The Government must do more to prevent people becoming homeless, writes Sr Stanislaus Kennedy
I write this after the tragic death of a man sleeping rough near Dáil Éireann this week.
My own – and Focus Ireland’s – deepest condolences to the family and friends of Jonathan Corrie. May he rest in peace. There must be time to grieve, privacy and respect.
However, as a society we must ask how did this happen and what must be done to prevent future tragedies.
Rough-sleeping is getting worse. The numbers of people sleeping rough are rising. Latest figures show a 20% rise in the numbers sleeping rough in Dublin since last year.
Staff from Focus Ireland’s street outreach team (run in partnership with Peter McVerry Trust) are on the streets seven nights a week. They help get people off the streets into emergency accommodation.
This is difficult as the emergency system is struggling to cope. There are not enough beds and not enough suitable supports for people. Some people sleeping rough do not want to go in to hostels as they may not feel safe there. Or it may be they have needs that are not being met.
Many people sleeping rough need very specific supports. Some get this but not enough is being done.
The long-term answer is not just more emergency beds but providing more homes. Action is needed to keep people in their existing homes.
Many people sleeping rough have been failed by the State, sometimes years in the past.
They never got the support needed at the time to heal or the chance to live independently.
We must work harder to prevent homelessness and make sure people who are leaving State care, leaving hospitals and other State institutions are never discharged into homelessness.
As a society we have a duty to ensure people have a home where they have the support they need to deal with problems they may be struggling with. We know this approach works, as Focus Ireland is doing this in many cases through our own work and in partnership with other organisations.
Our street outreach team works hard and does get people in off the streets and back into a home. There are success stories. These are great to see, as it’s important to show that people can be supported to find a home.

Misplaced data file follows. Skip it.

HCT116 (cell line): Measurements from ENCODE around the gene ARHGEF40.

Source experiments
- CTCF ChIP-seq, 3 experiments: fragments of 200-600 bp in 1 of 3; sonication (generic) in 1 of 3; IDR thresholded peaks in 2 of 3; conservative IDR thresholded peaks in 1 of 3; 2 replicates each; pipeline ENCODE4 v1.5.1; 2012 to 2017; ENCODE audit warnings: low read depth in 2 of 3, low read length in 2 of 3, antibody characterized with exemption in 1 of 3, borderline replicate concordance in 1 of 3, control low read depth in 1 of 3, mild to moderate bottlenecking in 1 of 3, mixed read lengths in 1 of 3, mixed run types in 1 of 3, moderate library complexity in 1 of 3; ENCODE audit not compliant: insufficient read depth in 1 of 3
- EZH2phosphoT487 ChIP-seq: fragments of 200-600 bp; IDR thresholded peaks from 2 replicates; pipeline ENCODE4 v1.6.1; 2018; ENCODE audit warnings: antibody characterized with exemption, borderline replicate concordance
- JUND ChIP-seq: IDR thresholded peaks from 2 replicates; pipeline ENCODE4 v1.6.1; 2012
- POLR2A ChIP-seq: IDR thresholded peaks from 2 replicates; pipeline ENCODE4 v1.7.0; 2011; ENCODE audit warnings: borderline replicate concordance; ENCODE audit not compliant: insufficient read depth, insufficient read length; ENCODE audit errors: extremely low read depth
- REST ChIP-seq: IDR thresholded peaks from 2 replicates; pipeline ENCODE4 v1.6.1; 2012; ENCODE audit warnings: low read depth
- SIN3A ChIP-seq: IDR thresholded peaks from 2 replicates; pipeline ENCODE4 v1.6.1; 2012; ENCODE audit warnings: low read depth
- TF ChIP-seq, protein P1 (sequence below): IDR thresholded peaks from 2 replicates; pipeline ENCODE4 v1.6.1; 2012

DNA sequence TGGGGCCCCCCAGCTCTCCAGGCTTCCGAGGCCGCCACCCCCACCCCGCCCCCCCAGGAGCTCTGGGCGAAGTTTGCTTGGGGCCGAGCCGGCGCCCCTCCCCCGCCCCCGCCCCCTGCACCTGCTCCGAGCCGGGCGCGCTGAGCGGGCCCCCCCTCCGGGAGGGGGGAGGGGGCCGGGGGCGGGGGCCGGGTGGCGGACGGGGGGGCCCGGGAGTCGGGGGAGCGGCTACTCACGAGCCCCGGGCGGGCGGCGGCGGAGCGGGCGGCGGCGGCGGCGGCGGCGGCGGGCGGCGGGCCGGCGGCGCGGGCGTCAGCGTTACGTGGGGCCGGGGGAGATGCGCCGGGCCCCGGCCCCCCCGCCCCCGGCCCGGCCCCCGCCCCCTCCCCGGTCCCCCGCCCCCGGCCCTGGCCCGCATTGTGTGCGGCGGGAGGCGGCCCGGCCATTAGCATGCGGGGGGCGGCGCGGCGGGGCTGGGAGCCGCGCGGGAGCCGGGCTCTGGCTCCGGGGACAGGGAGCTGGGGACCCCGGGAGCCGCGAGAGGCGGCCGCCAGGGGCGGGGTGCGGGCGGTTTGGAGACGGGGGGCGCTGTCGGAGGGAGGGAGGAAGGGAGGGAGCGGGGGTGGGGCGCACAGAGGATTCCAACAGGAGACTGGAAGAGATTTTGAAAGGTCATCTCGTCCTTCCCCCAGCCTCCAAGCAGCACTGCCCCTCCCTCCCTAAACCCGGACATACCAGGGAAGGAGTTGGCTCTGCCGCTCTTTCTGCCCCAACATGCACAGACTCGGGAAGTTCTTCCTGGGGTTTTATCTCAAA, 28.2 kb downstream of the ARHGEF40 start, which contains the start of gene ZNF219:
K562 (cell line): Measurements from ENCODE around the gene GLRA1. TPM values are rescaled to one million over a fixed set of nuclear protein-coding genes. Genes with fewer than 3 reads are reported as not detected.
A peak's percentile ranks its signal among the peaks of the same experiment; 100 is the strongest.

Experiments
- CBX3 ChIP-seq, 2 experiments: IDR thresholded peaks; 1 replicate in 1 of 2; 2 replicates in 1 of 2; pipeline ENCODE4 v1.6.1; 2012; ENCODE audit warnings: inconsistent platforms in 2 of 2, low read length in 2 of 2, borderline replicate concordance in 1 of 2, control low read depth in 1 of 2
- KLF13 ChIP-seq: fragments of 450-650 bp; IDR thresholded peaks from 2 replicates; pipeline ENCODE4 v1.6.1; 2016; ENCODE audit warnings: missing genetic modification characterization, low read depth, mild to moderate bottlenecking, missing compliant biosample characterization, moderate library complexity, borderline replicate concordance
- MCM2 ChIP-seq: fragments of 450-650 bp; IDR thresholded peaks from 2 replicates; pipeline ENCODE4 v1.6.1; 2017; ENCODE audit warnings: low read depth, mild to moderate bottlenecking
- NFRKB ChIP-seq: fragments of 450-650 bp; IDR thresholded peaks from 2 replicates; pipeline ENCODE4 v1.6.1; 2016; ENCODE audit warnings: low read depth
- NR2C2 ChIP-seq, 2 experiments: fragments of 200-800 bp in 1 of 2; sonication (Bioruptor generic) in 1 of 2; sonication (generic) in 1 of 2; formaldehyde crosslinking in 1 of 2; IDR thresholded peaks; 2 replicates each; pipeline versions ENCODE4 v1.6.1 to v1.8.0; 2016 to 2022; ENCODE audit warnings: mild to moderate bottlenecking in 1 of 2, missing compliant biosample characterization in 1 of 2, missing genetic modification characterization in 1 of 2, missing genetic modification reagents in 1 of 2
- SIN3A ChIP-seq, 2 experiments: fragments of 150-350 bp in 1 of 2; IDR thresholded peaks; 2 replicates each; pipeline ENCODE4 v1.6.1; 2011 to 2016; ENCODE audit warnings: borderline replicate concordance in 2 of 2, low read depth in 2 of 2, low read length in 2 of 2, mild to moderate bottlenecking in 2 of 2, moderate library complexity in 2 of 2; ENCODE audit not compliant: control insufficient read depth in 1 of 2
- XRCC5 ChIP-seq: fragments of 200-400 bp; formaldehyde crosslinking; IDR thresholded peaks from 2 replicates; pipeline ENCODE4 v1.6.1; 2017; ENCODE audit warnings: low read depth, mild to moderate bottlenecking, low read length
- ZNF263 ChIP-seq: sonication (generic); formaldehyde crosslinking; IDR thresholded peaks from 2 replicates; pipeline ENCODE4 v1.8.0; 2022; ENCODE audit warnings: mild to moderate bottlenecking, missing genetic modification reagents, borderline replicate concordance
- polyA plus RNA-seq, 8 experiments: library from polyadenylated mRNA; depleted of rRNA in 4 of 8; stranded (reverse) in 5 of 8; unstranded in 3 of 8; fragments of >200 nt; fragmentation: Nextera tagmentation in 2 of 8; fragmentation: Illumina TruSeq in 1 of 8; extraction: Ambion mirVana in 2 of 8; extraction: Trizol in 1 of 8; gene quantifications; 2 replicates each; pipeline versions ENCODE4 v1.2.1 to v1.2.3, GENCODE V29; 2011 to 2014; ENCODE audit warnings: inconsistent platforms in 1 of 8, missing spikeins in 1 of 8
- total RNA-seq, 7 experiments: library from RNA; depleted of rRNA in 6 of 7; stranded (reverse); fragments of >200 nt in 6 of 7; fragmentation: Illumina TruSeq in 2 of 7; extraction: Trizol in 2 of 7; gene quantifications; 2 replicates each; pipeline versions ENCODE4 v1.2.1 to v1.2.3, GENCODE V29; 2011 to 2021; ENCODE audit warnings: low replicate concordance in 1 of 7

However, despite all the good work by Focus Ireland the situation is continuing to deteriorate as there is a critical shortage of affordable accommodation. We supported over 10,000 people last year who were homeless or at risk of losing their home.
I have never seen anything like it in my 30 years working with people who are homeless. A shocking total of 800 children and their families have become homeless so far this year.
Many families and people who become homeless lost their home in the private rented sector due to rising rents.
We must take action to keep these people in their homes. We must not continue to wait until they are homeless and only then try to help them.
The Government has the power to prevent more people becoming homeless. It must raise rent supplements to match market rents. It failed to do that in the Budget and more people have already become homeless.
The Government also needs to regulate rents to provide better protection for tenants to secure people in their homes. Focus Ireland has called for tax breaks for landlords, as any system must work for them too.
The State has taken some action to help some families, which is welcome but it’s clearly not enough. More needs to be done.
Many people who are homeless – especially those sleeping rough – have complex problems. They are often struggling personally and suffering. They need our support. The first part of this must be taking the immediate actions required today to prevent more people from becoming homeless tomorrow.
Focus Ireland welcomed the €2.2 billion social housing investment over the next three years and the recent launch of the Government’s social housing strategy. This is the investment and long-term planning needed for years. It must be built upon to make up for decades of social housing neglect.
However, it will take 18 months until the first homes are delivered.
Until then, we need an effective short-term strategy to tackle the current crisis in rough-sleeping and family homelessness. This must include better access to affordable housing.
This will help to prevent and combat homelessness for many people, especially the growing numbers who are homeless purely for economic reasons.
However, to protect the most damaged and at risk people, much more needs to be done.
I hope I have outlined some of these actions in this article on which Focus Ireland is constantly working hard on to advance to help protect the most vulnerable in society.
The Government – and all of us – must do all in our power to help prevent future tragedies.
*If you are worried about your housing situation, homeless or just want more information about the work of Focus Ireland go to www.focusireland.ie